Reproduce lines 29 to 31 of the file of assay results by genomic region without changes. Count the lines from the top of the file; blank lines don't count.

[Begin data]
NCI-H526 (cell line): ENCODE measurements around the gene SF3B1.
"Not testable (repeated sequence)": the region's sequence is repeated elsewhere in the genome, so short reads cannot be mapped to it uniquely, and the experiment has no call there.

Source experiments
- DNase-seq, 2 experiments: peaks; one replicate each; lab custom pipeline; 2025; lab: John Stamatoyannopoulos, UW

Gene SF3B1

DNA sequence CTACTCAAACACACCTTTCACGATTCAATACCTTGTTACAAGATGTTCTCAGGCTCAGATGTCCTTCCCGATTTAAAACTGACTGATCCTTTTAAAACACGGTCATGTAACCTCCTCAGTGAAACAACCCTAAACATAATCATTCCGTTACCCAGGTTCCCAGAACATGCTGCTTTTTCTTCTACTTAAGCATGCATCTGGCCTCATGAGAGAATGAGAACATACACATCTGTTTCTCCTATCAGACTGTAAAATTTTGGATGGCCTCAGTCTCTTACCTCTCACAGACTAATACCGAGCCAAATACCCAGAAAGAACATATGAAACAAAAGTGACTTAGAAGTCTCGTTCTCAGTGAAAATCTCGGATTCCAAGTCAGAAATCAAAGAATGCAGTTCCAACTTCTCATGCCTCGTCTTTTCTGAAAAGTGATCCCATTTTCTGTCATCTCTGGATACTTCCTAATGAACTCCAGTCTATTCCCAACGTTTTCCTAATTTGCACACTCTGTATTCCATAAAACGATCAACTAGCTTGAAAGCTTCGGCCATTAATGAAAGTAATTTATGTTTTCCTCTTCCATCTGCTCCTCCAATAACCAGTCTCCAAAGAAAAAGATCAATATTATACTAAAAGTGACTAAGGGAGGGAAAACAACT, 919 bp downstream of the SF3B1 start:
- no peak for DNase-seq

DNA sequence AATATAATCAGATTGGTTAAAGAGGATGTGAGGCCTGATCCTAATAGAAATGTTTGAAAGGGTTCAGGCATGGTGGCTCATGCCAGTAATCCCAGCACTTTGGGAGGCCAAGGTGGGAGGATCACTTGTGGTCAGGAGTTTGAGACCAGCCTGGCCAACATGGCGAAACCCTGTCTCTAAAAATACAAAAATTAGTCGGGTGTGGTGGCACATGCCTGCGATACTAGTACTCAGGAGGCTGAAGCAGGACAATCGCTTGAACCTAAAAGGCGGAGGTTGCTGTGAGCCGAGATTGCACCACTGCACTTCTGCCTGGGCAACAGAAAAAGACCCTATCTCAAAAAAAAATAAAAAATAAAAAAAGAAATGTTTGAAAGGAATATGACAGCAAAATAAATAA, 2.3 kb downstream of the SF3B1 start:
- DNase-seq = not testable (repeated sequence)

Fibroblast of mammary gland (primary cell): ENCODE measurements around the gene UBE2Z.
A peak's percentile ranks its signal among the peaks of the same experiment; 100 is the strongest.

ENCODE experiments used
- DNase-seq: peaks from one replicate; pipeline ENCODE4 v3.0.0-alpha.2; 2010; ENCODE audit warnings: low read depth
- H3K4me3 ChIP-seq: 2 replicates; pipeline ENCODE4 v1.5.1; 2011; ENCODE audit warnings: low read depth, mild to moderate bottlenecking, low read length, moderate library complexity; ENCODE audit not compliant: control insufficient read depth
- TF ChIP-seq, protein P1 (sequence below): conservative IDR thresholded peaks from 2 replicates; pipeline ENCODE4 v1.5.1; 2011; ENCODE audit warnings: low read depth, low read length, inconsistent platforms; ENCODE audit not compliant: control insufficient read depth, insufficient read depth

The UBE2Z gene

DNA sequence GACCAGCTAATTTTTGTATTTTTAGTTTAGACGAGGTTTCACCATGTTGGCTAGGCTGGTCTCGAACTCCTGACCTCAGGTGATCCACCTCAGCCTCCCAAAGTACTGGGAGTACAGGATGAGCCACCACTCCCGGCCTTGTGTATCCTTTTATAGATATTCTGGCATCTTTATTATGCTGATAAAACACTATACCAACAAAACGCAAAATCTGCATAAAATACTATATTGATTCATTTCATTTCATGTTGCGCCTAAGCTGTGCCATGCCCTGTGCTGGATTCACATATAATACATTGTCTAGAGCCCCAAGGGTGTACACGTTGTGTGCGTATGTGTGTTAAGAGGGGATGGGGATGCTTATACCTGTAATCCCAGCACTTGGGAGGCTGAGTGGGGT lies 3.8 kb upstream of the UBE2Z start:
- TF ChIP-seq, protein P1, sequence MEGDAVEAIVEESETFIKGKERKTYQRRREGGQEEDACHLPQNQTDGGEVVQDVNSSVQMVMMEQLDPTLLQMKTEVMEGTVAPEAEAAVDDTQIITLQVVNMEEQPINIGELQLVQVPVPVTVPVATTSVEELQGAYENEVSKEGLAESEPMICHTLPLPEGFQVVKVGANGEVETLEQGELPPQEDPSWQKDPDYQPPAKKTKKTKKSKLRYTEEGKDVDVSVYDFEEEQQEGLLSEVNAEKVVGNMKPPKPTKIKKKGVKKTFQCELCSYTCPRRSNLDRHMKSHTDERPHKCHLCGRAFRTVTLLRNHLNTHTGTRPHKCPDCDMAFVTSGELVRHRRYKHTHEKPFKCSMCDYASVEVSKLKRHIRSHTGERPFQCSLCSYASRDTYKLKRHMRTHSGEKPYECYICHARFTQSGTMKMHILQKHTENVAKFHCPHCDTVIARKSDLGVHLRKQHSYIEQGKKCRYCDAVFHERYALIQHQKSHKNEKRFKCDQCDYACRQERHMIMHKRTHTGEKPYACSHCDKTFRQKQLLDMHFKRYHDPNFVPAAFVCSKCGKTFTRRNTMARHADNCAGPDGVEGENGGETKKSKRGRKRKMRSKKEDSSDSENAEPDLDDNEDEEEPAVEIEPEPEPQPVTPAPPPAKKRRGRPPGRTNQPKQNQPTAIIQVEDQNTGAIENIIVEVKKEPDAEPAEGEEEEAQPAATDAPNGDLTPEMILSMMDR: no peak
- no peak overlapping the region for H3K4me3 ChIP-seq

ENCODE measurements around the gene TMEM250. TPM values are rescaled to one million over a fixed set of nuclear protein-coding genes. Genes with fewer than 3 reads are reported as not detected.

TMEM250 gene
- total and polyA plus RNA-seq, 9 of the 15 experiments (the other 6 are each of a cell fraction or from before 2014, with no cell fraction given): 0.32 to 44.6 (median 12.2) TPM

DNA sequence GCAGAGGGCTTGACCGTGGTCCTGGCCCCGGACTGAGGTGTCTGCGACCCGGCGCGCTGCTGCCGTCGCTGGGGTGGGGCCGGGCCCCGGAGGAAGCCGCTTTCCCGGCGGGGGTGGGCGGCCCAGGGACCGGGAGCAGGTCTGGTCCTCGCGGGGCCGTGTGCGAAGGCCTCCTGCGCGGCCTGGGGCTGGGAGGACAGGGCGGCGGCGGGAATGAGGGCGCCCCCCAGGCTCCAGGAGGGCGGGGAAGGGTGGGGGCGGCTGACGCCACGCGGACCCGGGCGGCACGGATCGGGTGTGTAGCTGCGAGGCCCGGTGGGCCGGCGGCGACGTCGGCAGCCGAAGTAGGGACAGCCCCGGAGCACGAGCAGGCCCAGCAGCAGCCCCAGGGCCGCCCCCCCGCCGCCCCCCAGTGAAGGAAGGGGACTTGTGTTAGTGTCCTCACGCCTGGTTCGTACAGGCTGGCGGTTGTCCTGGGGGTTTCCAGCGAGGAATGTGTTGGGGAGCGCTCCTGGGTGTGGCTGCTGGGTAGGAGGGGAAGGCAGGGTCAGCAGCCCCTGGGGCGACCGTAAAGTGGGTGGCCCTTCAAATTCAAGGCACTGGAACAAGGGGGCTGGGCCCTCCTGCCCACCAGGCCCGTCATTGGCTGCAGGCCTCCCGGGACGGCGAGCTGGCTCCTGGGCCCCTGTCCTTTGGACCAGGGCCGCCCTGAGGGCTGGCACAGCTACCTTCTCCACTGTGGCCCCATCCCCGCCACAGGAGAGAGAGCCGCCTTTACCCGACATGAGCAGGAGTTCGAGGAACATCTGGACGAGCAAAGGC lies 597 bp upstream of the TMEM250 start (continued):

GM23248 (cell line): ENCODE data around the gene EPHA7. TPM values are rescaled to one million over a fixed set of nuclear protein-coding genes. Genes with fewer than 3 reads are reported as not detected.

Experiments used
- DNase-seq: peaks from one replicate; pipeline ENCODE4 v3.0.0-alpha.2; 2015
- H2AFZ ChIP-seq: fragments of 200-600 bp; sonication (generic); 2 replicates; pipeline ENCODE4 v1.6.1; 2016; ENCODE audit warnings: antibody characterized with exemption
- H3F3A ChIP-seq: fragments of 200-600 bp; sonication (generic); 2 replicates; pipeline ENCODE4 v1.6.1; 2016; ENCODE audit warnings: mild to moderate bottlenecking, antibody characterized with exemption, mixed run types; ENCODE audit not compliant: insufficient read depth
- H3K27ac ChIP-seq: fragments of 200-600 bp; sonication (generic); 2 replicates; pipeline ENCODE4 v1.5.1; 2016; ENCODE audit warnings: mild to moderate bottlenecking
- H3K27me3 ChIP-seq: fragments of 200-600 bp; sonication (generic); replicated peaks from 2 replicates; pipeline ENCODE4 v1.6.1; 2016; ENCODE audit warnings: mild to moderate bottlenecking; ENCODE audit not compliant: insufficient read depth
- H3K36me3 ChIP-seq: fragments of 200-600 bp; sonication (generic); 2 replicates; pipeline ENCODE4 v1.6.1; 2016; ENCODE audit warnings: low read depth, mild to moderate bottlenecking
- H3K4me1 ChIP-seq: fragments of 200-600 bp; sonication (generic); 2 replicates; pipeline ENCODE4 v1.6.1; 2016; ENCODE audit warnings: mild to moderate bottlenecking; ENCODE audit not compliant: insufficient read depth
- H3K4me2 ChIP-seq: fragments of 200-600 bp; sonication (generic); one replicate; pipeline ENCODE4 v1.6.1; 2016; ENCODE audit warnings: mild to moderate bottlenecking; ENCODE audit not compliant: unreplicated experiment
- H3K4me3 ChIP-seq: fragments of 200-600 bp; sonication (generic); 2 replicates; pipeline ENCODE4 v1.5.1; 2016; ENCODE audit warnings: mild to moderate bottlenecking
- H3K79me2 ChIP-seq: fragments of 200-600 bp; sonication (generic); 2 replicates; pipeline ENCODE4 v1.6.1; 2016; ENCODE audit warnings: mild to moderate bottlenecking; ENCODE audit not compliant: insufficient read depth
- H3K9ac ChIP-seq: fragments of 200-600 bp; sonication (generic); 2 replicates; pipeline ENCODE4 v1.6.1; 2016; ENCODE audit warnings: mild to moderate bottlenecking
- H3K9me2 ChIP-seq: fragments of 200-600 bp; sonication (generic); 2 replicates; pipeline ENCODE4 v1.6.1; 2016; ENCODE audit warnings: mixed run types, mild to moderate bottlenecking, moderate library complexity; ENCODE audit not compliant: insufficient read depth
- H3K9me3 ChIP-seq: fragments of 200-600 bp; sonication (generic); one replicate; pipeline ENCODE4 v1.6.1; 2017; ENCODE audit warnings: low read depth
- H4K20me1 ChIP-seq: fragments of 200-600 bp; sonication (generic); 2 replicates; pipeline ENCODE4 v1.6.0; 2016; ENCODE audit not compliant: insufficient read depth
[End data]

- H3K27ac ChIP-seq: fragments of 200-600 bp; sonication (generic); 2 replicates; pipeline ENCODE4 v1.5.1; 2016; ENCODE audit warnings: mild to moderate bottlenecking
- H3K27me3 ChIP-seq: fragments of 200-600 bp; sonication (generic); replicated peaks from 2 replicates; pipeline ENCODE4 v1.6.1; 2016; ENCODE audit warnings: mild to moderate bottlenecking; ENCODE audit not compliant: insufficient read depth
- H3K36me3 ChIP-seq: fragments of 200-600 bp; sonication (generic); 2 replicates; pipeline ENCODE4 v1.6.1; 2016; ENCODE audit warnings: low read depth, mild to moderate bottlenecking